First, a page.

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Author Spotlight, Billie Holladay Skelley

I’m excited to share this special Author Spotlight with you today. My friend, Billie Holladay Skelley is a talented author who is just about the sweetest person you’d ever want to meet. I adore her, and I thought you might like to learn a little more about her.

We’re having a joint Chicken Soup for the Soul book signing at Always Buying Books on November 9, 2019 from 1:00 p.m. to 3:00 p.m. Always Buying Books is located at 5357 North Main Street in Joplin, Missouri. We’d love to see you there!

Q. What kinds of writing do you enjoy? What do you enjoy most about the writing process?

I enjoy the creativity the writing craft permits. I have written eight books for children, ranging from picture books through young adult, but I also enjoy writing articles, stories, essays and poetry for adults. Writing allows you to challenge yourself with different styles and disciplines. I like the challenge, and I enjoy the writing process simply because I love words. For me, finding the right word or phrase is like solving a puzzle, and there is a certain satisfaction in solving a puzzle. I have always marveled how words can be precise and powerful tools. They can inform or mislead, and they can harm or heal. Words can stimulate the imagination, and they can stir hearts to action. Words have power, and writing allows you to share that power. When you are writing and you find the right words, it truly feels great, and when you can incorporate that specific wording perfectly into your work, it is wonderful. If what you write actually connects with another person, it is pretty phenomenal.

Q. When did you start writing?

I think I have been writing all my life—as far back as I can remember—not for publication, but just for pleasure. In graduate school, my thesis for my master’s degree was published in a nursing journal, and that really was my first exposure to the “big” publishing world. I think if that first experience is a positive one, many people want more, and I did. I ended up writing several health-related articles.

Q. To what or whom do your attribute your love of reading and writing stories?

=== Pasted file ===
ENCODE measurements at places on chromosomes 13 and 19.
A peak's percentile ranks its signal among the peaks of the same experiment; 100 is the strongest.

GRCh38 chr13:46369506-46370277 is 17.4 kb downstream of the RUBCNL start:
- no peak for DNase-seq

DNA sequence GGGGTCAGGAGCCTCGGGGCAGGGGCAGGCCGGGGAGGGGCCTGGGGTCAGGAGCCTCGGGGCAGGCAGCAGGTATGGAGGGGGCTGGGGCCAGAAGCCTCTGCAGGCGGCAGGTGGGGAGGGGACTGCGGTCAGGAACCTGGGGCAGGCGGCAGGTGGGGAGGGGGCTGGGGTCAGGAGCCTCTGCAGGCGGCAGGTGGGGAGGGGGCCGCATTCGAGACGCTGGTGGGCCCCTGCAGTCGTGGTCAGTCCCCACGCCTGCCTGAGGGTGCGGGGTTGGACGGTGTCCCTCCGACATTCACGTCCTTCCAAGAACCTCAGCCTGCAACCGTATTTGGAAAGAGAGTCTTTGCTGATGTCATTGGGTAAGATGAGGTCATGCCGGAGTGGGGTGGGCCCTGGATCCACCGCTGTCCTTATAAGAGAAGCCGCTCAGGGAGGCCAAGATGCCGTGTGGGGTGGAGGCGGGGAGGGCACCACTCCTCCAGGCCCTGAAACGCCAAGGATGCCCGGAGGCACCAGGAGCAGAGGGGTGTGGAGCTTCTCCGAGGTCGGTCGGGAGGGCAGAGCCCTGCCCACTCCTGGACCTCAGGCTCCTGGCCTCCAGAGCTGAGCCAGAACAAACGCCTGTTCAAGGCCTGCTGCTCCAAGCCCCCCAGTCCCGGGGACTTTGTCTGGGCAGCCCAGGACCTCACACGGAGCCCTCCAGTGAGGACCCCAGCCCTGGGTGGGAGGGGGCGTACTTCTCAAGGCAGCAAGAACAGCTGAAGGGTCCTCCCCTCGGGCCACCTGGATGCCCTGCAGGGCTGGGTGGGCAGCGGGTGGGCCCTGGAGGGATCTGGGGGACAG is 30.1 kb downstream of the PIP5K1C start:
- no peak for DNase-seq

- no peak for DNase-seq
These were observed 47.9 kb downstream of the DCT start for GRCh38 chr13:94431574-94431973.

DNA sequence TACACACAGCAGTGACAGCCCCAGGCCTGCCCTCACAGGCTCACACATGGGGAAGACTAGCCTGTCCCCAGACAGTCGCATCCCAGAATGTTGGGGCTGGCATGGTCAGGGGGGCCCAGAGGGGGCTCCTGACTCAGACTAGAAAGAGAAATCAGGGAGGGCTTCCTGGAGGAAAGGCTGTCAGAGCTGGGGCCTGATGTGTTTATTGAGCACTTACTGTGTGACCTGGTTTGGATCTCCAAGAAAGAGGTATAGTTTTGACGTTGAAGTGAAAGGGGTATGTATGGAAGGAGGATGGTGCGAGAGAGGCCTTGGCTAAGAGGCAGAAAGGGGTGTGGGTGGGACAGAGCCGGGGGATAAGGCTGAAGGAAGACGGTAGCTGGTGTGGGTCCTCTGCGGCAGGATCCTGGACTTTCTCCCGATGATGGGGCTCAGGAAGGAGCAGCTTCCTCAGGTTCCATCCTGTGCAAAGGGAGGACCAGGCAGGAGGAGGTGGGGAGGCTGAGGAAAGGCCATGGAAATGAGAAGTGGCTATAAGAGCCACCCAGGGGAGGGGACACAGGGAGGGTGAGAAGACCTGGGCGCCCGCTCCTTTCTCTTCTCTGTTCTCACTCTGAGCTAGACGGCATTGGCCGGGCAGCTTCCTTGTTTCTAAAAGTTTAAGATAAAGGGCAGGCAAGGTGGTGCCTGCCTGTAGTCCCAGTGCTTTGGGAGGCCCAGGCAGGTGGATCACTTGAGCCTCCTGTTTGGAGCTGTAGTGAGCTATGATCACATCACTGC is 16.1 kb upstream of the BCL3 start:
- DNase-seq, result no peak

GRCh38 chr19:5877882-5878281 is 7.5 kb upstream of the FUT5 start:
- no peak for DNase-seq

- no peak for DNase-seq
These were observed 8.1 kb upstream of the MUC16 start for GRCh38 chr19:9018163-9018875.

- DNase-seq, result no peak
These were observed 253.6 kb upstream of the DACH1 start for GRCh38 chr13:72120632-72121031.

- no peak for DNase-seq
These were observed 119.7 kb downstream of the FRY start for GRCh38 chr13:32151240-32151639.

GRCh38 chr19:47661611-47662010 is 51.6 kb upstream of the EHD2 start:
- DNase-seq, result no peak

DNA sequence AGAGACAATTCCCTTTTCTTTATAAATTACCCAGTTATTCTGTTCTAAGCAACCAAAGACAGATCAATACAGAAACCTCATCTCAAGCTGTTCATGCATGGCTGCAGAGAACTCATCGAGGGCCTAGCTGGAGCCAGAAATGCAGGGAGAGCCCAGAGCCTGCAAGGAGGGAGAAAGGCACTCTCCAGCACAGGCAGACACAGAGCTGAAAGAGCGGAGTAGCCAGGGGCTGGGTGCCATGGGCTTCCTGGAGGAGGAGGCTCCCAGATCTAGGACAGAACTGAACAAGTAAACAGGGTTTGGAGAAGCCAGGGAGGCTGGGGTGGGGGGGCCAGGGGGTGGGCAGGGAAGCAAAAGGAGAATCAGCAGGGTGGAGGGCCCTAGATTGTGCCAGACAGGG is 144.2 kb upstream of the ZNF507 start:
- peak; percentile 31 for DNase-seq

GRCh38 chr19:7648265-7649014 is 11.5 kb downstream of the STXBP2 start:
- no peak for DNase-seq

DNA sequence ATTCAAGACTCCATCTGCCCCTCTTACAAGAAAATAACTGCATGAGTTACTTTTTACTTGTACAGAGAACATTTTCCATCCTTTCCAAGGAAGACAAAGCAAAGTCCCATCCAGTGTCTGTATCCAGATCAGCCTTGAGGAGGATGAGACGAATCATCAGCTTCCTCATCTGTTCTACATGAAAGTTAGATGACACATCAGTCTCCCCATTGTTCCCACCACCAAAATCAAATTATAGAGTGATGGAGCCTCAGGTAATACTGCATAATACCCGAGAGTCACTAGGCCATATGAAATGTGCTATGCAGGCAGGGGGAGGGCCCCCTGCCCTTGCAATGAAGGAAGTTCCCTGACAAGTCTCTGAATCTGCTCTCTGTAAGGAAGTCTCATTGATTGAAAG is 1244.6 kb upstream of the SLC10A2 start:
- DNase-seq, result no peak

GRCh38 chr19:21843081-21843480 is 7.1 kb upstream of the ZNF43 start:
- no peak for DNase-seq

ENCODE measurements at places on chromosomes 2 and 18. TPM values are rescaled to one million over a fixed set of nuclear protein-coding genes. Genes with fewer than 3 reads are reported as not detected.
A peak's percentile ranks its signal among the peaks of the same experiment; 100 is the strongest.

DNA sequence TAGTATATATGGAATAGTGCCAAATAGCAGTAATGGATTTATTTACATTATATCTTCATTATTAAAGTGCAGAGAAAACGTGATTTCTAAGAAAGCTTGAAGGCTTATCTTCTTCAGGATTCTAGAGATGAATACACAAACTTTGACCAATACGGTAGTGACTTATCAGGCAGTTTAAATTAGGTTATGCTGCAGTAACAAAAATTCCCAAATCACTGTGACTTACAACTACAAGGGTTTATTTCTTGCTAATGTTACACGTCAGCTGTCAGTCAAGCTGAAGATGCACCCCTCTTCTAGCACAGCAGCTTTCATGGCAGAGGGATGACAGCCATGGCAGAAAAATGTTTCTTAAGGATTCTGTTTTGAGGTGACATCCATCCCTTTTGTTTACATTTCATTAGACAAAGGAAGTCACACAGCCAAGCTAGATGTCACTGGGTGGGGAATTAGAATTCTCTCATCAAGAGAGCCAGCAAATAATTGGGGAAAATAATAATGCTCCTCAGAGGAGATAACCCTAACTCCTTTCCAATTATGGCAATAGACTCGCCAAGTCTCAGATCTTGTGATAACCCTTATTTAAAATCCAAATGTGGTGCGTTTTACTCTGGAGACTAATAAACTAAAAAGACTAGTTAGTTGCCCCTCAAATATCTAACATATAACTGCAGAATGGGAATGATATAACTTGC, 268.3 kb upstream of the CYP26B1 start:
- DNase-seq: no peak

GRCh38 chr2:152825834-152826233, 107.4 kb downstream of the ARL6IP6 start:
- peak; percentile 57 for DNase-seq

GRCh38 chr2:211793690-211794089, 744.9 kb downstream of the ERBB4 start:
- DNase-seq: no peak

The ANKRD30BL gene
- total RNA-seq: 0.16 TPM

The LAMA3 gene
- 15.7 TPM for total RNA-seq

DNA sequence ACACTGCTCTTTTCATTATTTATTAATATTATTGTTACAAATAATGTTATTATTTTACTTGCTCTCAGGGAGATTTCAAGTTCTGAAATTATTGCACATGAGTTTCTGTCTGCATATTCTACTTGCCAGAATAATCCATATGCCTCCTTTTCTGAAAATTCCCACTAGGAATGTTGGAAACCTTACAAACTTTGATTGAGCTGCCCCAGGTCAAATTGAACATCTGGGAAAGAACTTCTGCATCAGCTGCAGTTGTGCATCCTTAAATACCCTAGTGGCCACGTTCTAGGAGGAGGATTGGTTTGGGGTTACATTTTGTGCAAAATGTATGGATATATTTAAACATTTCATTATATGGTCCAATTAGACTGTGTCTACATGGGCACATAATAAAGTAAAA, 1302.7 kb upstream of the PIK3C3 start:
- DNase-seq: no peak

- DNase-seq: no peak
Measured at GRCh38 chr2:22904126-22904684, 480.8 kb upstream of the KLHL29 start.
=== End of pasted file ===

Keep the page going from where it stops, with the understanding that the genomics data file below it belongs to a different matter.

My grandfather’s father died when he was in third grade. At that time, he had to leave school and get a job to support his family. He started working as a child, and continued working for the rest of his life, but he loved to read. He collected books, and some of my earliest memories are seeing him with a book in his hand. He only had a third-grade education, but he was one of the smartest people I have ever known. He told me books have magic in them, and I believed him before I knew it was true myself. He said if you have a book, you have the key to open a new world, and he was right. As I got older, I enjoyed the escape books offered and how they could transport you to another time and place.

Q. What are some jobs that you have held? How have your past experiences impacted your writing?

Formerly, I have worked as a nursing aide in a nursing home, a registered nurse in a hospital, a clinical nurse specialist in a cardiovascular and thoracic surgery ICU, and as a nursing educator in a college. Since my background is in healthcare, the topics I write about frequently relate to health issues or medical concerns. My previous nursing experiences often resurface in my writing—from articles about the polio vaccine and drug abuse to heart transplants and mucormycosis (which occurred in Joplin after the 2011 tornado).

Q. What inspires you?

In my “service dogs” books, my inspiration came from the therapy dogs themselves, the amazing work they do, and from the people who train them. For Hugh Armstrong Robinson: The Story of Flying Lucky 13 and my other biographical books, Ruth Law: The Queen of the Air and Luella Agnes Owen: Going Where No Lady Had Gone Before, the actual people and their remarkable stories were my inspiration. All of these individuals were pioneers in their fields, with incredible accomplishments, but their stories had not been widely shared with younger readers. I wanted to tell their stories and highlight their achievements so young readers could be inspired by these extraordinary people.

Q. What made you decide to write about the subjects or themes of your books?

I enjoy writing about important, but lessor known individuals who made their mark in history. There are so many books on Abraham Lincoln or Albert Einstein, for example, and that is fine, but there are also many other people who accomplished significant things, but history has either forgotten or overlooked them. Two of my children’s books, for example, are about people from Missouri who were remarkable pioneers, but most people in our state could not tell you who they were, when they lived, or what they achieved. I enjoy telling their stores because they need to be told. Their accomplishments are inspirational, and their devotion to their chosen fields is admirable. Even though they lived long ago, their trials and tribulations were similar to ones we face today, but they persevered and still achieved. I think their stories are worth noting because they can inspire and encourage others–especially children.